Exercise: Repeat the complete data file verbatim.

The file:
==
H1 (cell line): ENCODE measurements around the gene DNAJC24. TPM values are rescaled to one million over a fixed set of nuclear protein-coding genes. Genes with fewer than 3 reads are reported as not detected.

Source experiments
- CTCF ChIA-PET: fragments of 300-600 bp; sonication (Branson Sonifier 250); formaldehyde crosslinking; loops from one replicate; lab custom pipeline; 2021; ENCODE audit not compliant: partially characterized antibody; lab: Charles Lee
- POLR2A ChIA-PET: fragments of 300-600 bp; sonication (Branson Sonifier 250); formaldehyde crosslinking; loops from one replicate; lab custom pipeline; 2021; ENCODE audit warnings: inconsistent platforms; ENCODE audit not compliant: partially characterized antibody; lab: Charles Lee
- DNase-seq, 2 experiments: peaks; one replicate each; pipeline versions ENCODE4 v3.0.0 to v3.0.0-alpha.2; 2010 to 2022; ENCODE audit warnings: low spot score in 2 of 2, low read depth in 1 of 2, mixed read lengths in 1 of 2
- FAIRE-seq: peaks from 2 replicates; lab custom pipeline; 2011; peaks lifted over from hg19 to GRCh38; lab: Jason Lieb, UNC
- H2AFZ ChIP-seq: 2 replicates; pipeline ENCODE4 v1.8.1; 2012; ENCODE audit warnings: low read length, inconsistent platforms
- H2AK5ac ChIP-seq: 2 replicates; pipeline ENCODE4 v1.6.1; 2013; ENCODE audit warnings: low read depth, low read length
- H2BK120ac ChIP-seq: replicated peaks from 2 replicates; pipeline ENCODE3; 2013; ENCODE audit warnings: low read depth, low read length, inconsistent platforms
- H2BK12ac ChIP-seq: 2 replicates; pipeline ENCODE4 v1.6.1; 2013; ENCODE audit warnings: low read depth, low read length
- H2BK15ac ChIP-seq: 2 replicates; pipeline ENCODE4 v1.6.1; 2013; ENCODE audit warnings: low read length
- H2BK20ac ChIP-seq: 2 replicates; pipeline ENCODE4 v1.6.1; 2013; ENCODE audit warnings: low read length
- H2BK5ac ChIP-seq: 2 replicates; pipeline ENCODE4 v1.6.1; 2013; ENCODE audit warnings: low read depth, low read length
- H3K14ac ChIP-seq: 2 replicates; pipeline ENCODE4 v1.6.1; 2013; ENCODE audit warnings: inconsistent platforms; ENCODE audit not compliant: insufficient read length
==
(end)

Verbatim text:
H1 (cell line): ENCODE measurements around the gene DNAJC24. TPM values are rescaled to one million over a fixed set of nuclear protein-coding genes. Genes with fewer than 3 reads are reported as not detected.

Source experiments
- CTCF ChIA-PET: fragments of 300-600 bp; sonication (Branson Sonifier 250); formaldehyde crosslinking; loops from one replicate; lab custom pipeline; 2021; ENCODE audit not compliant: partially characterized antibody; lab: Charles Lee
- POLR2A ChIA-PET: fragments of 300-600 bp; sonication (Branson Sonifier 250); formaldehyde crosslinking; loops from one replicate; lab custom pipeline; 2021; ENCODE audit warnings: inconsistent platforms; ENCODE audit not compliant: partially characterized antibody; lab: Charles Lee
- DNase-seq, 2 experiments: peaks; one replicate each; pipeline versions ENCODE4 v3.0.0 to v3.0.0-alpha.2; 2010 to 2022; ENCODE audit warnings: low spot score in 2 of 2, low read depth in 1 of 2, mixed read lengths in 1 of 2
- FAIRE-seq: peaks from 2 replicates; lab custom pipeline; 2011; peaks lifted over from hg19 to GRCh38; lab: Jason Lieb, UNC
- H2AFZ ChIP-seq: 2 replicates; pipeline ENCODE4 v1.8.1; 2012; ENCODE audit warnings: low read length, inconsistent platforms
- H2AK5ac ChIP-seq: 2 replicates; pipeline ENCODE4 v1.6.1; 2013; ENCODE audit warnings: low read depth, low read length
- H2BK120ac ChIP-seq: replicated peaks from 2 replicates; pipeline ENCODE3; 2013; ENCODE audit warnings: low read depth, low read length, inconsistent platforms
- H2BK12ac ChIP-seq: 2 replicates; pipeline ENCODE4 v1.6.1; 2013; ENCODE audit warnings: low read depth, low read length
- H2BK15ac ChIP-seq: 2 replicates; pipeline ENCODE4 v1.6.1; 2013; ENCODE audit warnings: low read length
- H2BK20ac ChIP-seq: 2 replicates; pipeline ENCODE4 v1.6.1; 2013; ENCODE audit warnings: low read length
- H2BK5ac ChIP-seq: 2 replicates; pipeline ENCODE4 v1.6.1; 2013; ENCODE audit warnings: low read depth, low read length
- H3K14ac ChIP-seq: 2 replicates; pipeline ENCODE4 v1.6.1; 2013; ENCODE audit warnings: inconsistent platforms; ENCODE audit not compliant: insufficient read length